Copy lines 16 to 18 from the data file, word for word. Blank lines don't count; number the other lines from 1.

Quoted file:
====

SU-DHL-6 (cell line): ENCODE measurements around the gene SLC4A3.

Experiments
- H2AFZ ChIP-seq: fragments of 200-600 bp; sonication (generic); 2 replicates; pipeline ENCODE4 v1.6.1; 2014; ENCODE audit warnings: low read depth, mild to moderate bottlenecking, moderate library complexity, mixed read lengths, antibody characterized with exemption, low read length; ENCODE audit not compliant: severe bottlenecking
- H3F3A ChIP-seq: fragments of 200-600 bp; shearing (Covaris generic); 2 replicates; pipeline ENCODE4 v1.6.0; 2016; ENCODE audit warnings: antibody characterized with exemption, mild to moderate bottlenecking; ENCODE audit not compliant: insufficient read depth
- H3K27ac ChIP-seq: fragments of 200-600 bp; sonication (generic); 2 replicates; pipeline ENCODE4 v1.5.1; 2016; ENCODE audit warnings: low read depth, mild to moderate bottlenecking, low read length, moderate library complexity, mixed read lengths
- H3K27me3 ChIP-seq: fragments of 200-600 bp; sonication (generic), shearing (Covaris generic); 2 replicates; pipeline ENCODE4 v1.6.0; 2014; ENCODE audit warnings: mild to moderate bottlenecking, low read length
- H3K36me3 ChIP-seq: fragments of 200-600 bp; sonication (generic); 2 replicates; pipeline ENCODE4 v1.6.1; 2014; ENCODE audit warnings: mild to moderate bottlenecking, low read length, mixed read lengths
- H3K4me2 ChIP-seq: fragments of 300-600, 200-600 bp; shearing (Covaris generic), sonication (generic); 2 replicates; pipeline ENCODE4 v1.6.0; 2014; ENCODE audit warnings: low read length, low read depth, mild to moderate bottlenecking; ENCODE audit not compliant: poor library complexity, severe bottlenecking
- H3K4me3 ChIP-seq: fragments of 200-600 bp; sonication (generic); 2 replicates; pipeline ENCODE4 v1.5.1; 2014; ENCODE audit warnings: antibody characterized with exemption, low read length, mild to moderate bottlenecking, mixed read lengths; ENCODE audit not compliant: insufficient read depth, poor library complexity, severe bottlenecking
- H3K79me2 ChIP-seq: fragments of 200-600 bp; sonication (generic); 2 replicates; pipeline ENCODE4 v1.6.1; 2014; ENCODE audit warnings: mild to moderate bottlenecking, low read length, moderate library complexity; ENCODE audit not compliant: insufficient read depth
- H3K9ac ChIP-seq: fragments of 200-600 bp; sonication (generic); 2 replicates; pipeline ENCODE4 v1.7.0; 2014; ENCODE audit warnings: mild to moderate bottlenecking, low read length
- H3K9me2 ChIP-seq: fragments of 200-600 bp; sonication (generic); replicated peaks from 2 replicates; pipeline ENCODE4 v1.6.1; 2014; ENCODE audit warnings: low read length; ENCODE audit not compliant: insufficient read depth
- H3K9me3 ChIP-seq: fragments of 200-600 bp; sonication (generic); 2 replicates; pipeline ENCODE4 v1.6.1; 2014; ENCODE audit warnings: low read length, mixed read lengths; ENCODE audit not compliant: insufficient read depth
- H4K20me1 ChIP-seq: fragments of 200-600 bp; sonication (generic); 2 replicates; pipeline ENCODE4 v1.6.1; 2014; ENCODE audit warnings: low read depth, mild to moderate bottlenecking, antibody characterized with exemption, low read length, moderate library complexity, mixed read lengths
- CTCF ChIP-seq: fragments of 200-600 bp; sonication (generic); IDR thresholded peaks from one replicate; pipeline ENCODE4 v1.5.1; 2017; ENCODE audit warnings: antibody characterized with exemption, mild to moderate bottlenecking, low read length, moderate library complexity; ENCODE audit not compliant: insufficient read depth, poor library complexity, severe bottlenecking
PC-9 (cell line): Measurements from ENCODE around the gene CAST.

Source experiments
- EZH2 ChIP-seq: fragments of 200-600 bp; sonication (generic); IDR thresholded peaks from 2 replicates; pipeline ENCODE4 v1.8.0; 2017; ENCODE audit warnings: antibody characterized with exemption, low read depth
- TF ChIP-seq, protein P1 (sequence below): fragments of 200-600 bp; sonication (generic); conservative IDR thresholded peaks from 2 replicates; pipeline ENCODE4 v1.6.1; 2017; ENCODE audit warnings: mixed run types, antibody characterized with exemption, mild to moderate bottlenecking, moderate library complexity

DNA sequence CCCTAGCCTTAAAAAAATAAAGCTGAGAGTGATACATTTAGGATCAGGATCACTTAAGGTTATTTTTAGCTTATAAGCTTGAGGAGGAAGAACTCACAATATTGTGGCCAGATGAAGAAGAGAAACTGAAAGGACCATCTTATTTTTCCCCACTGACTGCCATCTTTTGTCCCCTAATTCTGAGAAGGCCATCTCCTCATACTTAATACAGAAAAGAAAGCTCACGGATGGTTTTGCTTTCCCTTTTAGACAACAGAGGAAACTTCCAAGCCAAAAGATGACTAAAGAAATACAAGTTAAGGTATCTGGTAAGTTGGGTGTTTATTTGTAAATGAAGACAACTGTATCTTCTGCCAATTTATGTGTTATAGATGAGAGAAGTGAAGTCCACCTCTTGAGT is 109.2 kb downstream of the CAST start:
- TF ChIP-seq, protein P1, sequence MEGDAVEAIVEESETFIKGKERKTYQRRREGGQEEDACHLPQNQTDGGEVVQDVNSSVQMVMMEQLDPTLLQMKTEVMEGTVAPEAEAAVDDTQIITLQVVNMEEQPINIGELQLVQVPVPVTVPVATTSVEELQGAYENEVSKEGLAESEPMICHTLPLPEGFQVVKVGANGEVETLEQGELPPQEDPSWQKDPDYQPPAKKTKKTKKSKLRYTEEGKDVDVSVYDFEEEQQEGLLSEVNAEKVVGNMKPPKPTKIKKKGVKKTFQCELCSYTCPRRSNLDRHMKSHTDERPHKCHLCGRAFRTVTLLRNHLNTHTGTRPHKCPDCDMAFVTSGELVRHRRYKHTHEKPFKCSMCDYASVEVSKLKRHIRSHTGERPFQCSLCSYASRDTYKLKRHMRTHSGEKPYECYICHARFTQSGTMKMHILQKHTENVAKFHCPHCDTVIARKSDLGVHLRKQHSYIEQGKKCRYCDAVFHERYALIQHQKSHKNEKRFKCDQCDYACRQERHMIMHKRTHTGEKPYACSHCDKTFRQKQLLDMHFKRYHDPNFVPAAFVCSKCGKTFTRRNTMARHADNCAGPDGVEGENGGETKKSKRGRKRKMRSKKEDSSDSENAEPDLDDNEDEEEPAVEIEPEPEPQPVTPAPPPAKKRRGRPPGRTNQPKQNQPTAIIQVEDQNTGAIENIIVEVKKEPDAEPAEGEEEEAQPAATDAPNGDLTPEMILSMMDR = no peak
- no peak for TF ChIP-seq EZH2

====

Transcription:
PC-9 (cell line): Measurements from ENCODE around the gene CAST.

Source experiments
- EZH2 ChIP-seq: fragments of 200-600 bp; sonication (generic); IDR thresholded peaks from 2 replicates; pipeline ENCODE4 v1.8.0; 2017; ENCODE audit warnings: antibody characterized with exemption, low read depth